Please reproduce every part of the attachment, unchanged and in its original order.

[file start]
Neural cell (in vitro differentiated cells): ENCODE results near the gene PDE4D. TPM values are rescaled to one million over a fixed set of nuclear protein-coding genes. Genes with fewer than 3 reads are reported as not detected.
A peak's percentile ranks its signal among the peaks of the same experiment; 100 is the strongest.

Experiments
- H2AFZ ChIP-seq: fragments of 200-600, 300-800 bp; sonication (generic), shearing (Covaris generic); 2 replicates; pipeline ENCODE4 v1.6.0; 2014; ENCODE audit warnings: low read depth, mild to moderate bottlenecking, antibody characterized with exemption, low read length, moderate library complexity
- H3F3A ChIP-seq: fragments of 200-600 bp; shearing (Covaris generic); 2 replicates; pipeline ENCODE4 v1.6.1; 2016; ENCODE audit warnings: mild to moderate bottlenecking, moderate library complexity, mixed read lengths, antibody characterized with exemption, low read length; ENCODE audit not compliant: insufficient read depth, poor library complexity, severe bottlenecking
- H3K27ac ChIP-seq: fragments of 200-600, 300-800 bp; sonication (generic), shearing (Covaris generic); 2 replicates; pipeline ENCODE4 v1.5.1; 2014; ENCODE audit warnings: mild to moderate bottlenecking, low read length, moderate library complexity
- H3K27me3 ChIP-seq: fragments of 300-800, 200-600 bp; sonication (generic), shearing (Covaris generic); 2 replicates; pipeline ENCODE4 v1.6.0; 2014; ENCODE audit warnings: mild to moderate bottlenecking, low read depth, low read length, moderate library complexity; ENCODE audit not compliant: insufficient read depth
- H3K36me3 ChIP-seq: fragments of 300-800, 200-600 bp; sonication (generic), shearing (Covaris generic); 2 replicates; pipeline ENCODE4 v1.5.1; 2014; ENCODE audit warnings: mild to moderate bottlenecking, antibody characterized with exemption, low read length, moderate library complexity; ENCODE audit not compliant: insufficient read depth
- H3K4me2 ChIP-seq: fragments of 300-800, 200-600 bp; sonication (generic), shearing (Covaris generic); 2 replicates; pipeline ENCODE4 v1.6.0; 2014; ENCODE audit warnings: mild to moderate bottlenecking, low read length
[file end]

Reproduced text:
Neural cell (in vitro differentiated cells): ENCODE results near the gene PDE4D. TPM values are rescaled to one million over a fixed set of nuclear protein-coding genes. Genes with fewer than 3 reads are reported as not detected.
A peak's percentile ranks its signal among the peaks of the same experiment; 100 is the strongest.

Experiments
- H2AFZ ChIP-seq: fragments of 200-600, 300-800 bp; sonication (generic), shearing (Covaris generic); 2 replicates; pipeline ENCODE4 v1.6.0; 2014; ENCODE audit warnings: low read depth, mild to moderate bottlenecking, antibody characterized with exemption, low read length, moderate library complexity
- H3F3A ChIP-seq: fragments of 200-600 bp; shearing (Covaris generic); 2 replicates; pipeline ENCODE4 v1.6.1; 2016; ENCODE audit warnings: mild to moderate bottlenecking, moderate library complexity, mixed read lengths, antibody characterized with exemption, low read length; ENCODE audit not compliant: insufficient read depth, poor library complexity, severe bottlenecking
- H3K27ac ChIP-seq: fragments of 200-600, 300-800 bp; sonication (generic), shearing (Covaris generic); 2 replicates; pipeline ENCODE4 v1.5.1; 2014; ENCODE audit warnings: mild to moderate bottlenecking, low read length, moderate library complexity
- H3K27me3 ChIP-seq: fragments of 300-800, 200-600 bp; sonication (generic), shearing (Covaris generic); 2 replicates; pipeline ENCODE4 v1.6.0; 2014; ENCODE audit warnings: mild to moderate bottlenecking, low read depth, low read length, moderate library complexity; ENCODE audit not compliant: insufficient read depth
- H3K36me3 ChIP-seq: fragments of 300-800, 200-600 bp; sonication (generic), shearing (Covaris generic); 2 replicates; pipeline ENCODE4 v1.5.1; 2014; ENCODE audit warnings: mild to moderate bottlenecking, antibody characterized with exemption, low read length, moderate library complexity; ENCODE audit not compliant: insufficient read depth
- H3K4me2 ChIP-seq: fragments of 300-800, 200-600 bp; sonication (generic), shearing (Covaris generic); 2 replicates; pipeline ENCODE4 v1.6.0; 2014; ENCODE audit warnings: mild to moderate bottlenecking, low read length